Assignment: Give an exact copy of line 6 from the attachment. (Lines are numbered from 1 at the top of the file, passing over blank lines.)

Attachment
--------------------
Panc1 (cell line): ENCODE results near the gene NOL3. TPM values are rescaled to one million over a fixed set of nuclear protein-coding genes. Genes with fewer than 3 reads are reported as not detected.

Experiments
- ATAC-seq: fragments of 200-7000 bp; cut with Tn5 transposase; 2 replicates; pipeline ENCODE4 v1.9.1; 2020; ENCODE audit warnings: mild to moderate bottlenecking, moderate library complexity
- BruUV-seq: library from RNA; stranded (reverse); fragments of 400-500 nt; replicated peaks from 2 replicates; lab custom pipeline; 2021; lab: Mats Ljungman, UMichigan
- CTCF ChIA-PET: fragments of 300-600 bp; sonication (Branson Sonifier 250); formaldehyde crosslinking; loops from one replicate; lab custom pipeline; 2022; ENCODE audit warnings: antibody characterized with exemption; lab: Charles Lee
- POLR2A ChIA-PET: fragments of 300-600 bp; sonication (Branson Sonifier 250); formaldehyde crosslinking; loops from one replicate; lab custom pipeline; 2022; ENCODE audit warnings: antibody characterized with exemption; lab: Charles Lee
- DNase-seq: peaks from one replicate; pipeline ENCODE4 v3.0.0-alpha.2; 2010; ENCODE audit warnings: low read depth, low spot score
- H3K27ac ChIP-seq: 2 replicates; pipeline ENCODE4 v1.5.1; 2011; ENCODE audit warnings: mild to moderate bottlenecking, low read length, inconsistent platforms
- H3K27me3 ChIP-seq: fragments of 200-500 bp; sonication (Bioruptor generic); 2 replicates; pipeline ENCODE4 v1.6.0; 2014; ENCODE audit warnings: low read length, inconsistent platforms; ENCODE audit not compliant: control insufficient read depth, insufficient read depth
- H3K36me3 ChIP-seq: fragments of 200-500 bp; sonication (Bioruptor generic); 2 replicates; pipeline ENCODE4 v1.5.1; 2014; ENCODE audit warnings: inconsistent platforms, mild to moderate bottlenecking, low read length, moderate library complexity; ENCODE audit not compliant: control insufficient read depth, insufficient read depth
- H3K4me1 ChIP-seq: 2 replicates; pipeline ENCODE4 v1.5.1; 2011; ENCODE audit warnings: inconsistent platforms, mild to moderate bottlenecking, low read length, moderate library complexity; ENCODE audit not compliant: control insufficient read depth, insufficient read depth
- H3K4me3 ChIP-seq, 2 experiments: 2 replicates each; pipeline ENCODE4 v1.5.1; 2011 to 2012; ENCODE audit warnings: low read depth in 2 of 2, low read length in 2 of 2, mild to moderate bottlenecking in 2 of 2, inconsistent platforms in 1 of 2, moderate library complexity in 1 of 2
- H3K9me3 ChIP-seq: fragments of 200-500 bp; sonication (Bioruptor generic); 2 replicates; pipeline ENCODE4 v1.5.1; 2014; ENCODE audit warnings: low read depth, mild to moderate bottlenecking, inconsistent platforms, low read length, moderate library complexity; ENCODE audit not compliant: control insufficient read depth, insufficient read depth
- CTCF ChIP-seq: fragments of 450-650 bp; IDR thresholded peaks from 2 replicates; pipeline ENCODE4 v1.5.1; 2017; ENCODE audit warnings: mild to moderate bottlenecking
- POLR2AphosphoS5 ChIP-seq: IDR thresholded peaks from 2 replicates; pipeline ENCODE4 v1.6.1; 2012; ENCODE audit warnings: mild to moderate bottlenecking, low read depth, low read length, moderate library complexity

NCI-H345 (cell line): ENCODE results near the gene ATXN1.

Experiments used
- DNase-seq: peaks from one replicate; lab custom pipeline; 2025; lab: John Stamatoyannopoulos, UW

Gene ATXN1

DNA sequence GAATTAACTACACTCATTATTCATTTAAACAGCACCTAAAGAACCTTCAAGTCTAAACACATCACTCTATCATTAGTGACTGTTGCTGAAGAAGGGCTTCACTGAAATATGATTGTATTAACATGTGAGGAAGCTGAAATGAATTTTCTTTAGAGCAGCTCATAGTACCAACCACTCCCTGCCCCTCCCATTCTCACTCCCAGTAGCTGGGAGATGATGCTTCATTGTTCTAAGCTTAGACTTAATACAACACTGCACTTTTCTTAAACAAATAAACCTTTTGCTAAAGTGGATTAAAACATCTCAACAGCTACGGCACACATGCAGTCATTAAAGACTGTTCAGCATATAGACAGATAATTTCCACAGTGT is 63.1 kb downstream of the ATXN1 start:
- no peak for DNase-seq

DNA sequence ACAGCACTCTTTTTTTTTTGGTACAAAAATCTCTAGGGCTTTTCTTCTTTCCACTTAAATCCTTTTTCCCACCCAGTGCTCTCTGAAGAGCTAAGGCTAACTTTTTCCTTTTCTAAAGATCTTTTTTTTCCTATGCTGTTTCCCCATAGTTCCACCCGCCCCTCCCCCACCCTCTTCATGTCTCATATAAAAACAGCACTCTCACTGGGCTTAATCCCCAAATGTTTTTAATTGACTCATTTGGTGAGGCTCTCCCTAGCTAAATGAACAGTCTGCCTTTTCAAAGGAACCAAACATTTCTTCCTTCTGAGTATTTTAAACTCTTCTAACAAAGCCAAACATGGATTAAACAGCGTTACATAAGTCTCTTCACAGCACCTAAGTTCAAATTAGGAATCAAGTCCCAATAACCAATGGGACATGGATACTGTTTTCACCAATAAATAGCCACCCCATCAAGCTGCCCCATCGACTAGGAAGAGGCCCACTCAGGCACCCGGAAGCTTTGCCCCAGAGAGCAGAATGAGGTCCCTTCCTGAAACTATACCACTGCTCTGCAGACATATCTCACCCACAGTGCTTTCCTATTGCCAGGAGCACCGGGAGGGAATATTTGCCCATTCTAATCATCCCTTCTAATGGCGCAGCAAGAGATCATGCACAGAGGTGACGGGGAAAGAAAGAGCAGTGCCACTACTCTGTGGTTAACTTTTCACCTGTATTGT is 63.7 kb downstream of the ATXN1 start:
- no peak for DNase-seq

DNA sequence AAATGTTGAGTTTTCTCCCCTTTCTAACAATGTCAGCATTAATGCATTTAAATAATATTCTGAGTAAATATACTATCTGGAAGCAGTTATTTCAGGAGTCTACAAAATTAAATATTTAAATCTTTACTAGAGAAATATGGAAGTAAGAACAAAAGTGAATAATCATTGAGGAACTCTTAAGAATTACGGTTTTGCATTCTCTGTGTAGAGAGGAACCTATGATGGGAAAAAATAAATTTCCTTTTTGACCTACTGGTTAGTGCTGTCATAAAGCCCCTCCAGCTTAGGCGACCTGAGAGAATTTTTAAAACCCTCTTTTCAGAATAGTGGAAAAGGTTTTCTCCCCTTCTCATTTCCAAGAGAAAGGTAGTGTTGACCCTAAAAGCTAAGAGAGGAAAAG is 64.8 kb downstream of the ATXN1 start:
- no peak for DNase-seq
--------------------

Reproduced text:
- POLR2A ChIA-PET: fragments of 300-600 bp; sonication (Branson Sonifier 250); formaldehyde crosslinking; loops from one replicate; lab custom pipeline; 2022; ENCODE audit warnings: antibody characterized with exemption; lab: Charles Lee